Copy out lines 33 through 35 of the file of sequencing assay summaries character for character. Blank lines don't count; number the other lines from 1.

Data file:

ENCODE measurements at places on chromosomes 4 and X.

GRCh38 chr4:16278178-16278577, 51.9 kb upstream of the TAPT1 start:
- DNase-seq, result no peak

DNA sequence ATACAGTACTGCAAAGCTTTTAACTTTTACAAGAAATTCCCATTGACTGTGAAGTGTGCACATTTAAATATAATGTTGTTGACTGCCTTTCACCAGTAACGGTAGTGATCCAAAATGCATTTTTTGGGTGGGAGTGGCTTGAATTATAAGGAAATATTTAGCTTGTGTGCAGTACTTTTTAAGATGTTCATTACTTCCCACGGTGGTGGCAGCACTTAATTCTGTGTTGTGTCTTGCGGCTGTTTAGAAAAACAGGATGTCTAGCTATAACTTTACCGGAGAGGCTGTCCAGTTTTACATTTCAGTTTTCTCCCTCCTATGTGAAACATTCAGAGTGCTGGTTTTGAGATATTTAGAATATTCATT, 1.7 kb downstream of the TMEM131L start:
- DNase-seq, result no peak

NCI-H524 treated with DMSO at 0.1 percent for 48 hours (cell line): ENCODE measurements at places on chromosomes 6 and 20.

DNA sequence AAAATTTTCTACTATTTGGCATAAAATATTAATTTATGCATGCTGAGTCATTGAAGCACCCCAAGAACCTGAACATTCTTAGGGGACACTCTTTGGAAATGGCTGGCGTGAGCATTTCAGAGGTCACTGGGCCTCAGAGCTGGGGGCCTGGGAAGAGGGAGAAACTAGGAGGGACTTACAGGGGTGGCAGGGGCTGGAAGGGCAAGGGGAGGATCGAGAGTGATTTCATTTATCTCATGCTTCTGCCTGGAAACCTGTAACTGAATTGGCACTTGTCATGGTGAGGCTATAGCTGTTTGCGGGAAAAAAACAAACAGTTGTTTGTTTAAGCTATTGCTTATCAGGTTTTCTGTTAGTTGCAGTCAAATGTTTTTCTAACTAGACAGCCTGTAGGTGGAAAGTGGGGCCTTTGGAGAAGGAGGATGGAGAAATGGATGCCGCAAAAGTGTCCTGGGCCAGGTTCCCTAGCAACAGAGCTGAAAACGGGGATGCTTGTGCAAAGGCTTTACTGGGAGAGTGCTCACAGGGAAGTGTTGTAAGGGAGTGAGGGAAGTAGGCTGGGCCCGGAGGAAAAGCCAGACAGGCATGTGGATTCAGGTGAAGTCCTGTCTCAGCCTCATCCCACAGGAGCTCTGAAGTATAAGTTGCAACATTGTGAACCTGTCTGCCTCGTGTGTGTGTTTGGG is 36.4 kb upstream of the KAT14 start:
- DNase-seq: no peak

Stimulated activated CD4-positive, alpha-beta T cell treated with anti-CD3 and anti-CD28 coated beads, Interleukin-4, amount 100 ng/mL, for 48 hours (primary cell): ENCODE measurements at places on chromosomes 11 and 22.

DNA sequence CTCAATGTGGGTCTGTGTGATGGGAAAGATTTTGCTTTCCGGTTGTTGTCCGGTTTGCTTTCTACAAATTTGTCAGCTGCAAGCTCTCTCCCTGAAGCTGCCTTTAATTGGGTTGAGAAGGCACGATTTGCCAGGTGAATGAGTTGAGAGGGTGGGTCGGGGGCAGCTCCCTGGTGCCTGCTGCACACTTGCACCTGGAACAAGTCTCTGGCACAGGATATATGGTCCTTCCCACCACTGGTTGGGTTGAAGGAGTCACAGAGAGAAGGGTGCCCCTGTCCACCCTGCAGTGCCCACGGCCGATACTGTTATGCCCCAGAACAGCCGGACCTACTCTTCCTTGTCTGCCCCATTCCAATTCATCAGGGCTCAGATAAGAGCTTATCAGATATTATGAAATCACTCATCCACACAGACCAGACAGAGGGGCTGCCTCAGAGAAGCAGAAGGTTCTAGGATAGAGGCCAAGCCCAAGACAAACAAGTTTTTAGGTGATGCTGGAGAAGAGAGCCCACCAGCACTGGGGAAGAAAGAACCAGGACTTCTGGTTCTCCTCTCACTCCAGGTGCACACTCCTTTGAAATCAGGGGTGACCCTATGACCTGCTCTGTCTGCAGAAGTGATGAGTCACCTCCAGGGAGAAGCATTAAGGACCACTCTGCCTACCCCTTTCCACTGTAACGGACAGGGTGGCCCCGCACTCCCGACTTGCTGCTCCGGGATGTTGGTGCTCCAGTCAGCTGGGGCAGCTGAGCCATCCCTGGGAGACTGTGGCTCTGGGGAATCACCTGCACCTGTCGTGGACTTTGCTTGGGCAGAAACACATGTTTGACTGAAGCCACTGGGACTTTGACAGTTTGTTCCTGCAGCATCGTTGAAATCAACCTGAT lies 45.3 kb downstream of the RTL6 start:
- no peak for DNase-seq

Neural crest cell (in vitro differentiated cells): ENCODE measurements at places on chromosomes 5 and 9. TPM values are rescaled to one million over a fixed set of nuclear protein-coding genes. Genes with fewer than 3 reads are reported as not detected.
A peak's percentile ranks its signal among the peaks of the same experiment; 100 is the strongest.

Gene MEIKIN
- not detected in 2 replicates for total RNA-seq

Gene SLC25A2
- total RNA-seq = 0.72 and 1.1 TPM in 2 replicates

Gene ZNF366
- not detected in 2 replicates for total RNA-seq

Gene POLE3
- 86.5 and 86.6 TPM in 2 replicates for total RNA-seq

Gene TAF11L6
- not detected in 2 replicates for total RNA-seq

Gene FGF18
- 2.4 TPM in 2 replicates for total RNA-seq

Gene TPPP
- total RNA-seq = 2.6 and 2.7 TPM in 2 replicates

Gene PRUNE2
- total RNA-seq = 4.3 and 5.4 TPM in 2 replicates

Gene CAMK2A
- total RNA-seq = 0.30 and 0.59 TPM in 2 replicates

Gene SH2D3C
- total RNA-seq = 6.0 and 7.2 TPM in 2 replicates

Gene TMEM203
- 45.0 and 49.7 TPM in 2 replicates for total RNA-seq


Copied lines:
- total RNA-seq = 6.0 and 7.2 TPM in 2 replicates

Gene TMEM203
- 45.0 and 49.7 TPM in 2 replicates for total RNA-seq